Socially awkward, Theodore develops a relationship with his artificially intelligent virtual assistant, a role deftly played by Scarlet Johansson.
Action is set in near-future Los Angeles. Theodore works writing personal letters for people unable to properly express their emotions.
Theodore also embarks upon a brief relationship in the real world, but this soon implodes and his love interest, Catherine, is appalled when he admits to falling in love with his AI.
Throughout the movie, Theodore is confronted by flashbacks, and he spends most of his time playing video games alone.
Spike Jonze’s screenwriting debut is an examination of the true meaning of love, but beneath this are many important lessons for anyone finding it hard to integrate with society due to depression.
11) Three Billboards Outside Ebbing, Missouri
Three Billboards Outside Ebbing, Missouri is a black comedy detailing the story of Mildred Hayes, a woman suffering with grief and depression as a result of her daughter’s murder.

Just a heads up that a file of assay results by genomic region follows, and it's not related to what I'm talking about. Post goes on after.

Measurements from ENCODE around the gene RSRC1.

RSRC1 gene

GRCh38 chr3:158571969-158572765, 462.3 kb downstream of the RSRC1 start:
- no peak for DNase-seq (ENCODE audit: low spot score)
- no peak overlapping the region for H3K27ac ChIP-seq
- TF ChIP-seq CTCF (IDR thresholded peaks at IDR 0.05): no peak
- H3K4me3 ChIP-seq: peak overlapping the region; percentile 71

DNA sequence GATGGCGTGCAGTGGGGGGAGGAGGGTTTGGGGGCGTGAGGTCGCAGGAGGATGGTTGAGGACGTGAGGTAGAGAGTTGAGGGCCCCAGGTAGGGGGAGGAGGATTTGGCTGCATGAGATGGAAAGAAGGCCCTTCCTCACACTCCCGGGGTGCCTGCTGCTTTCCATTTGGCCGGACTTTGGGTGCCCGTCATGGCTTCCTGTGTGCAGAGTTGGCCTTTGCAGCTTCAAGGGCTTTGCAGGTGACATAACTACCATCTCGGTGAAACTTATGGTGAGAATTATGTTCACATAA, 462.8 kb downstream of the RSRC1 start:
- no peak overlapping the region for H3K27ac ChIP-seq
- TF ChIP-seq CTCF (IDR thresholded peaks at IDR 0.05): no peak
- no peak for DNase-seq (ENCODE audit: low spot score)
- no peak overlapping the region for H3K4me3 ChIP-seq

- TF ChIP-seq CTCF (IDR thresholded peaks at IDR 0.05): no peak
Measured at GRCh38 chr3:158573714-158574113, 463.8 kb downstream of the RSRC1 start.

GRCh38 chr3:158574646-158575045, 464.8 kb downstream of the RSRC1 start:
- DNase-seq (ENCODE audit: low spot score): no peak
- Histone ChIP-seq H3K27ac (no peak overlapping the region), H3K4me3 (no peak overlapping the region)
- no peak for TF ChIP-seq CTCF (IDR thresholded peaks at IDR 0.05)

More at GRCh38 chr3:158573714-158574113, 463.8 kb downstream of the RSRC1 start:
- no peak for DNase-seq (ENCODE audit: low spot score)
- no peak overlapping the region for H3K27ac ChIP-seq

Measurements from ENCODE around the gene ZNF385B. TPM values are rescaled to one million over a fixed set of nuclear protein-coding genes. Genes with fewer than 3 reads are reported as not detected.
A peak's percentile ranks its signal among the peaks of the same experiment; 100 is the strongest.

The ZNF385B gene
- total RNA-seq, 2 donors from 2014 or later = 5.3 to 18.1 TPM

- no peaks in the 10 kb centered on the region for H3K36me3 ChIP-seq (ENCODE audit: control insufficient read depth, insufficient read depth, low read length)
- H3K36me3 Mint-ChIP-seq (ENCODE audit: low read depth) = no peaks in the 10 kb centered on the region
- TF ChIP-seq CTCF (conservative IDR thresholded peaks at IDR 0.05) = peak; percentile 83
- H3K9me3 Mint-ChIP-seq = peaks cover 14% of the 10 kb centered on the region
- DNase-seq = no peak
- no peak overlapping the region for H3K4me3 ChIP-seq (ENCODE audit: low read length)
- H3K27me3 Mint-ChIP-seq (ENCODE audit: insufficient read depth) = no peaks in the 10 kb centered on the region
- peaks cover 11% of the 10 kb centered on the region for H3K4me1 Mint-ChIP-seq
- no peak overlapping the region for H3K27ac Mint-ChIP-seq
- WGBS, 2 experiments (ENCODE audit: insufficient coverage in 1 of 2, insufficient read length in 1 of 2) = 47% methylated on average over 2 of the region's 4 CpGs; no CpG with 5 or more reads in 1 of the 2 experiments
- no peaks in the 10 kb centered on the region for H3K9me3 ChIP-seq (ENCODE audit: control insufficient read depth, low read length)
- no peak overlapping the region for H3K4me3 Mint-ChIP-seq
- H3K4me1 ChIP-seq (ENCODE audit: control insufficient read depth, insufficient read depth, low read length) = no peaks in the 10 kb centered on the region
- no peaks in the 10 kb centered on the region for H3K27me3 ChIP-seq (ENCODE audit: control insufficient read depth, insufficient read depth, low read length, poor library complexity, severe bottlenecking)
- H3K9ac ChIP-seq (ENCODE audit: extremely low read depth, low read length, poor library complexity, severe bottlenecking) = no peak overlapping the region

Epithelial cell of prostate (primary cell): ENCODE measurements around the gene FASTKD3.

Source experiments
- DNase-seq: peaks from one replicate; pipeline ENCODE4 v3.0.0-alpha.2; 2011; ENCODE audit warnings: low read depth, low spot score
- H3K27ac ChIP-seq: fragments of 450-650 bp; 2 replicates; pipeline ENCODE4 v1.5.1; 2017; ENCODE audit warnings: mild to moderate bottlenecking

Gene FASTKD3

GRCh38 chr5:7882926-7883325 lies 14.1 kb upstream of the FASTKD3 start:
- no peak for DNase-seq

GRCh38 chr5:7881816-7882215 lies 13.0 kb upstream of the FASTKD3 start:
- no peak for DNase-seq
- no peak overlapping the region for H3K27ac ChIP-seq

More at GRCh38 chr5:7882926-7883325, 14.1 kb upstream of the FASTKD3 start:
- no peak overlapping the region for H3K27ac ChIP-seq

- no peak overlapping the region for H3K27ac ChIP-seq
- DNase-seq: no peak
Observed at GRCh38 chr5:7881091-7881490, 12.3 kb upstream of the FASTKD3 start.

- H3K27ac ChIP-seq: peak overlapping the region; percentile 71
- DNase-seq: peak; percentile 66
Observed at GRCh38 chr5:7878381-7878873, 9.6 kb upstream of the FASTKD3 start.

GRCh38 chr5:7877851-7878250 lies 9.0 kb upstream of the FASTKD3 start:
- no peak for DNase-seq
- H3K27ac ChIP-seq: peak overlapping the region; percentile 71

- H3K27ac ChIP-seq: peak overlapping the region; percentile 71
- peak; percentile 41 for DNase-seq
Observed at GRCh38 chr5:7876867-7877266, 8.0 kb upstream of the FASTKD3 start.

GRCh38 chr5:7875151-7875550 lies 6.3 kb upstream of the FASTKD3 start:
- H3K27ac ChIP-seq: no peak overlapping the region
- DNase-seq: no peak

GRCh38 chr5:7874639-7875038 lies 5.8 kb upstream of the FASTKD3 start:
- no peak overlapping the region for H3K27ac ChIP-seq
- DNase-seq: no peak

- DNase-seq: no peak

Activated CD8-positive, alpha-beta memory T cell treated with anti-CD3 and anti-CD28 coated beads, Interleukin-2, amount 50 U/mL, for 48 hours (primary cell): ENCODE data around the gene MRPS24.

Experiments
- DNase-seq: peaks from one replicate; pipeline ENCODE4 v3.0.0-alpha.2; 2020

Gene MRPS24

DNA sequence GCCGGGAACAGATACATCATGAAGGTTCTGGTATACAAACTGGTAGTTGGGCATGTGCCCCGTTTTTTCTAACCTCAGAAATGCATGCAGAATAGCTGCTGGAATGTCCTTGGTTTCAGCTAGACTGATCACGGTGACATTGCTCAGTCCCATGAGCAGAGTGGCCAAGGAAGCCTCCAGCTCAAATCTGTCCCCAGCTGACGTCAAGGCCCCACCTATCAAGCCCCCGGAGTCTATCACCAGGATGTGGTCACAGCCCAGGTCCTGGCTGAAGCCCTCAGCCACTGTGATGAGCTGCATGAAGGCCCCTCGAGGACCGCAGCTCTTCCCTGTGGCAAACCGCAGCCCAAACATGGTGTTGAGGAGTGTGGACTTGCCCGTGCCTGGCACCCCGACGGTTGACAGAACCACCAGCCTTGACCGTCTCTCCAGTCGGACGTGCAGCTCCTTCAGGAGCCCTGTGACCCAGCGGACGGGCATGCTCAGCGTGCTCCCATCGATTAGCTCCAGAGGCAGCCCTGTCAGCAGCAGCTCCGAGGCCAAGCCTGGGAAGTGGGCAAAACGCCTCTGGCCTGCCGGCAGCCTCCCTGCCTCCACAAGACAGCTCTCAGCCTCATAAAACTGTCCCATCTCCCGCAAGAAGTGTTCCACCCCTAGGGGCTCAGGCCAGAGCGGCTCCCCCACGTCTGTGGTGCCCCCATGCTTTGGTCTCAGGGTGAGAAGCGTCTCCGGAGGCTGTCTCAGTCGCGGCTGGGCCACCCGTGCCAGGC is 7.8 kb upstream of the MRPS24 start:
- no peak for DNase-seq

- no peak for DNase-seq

Hayes is played brilliantly by Francis McDormand. She pays for the titular billboards intending to shame the small town’s chief of police into taking more aggressive action to solve the homicide.
As Hayes goes up against Chief Willoughby (Woody Harrelson), she finds a man fighting against a troubling medical diagnosis of his own.
Critically-acclaimed and winning multiple awards, this is a telling and piercing examination of depression and coping.
12) The Royal Tenenbaums
The Royal Tenenbaums is a Wes Anderson movie with a star-studded cast and a cult following.
Charting a family history of depression impacting all members in tragic (and occasionally hilarious) ways. The three siblings all enjoyed enormous childhood success followed by a string of failures and disappointments in adulthoods.
This is a meta-fest with the action supposedly based on a non-existent novel, and a must-watch for anyone finding depression getting them down.
Gene Hackman earned an Academy Award for his portrayal of Royal Tenenbaum.
Why Movies About Depression Matter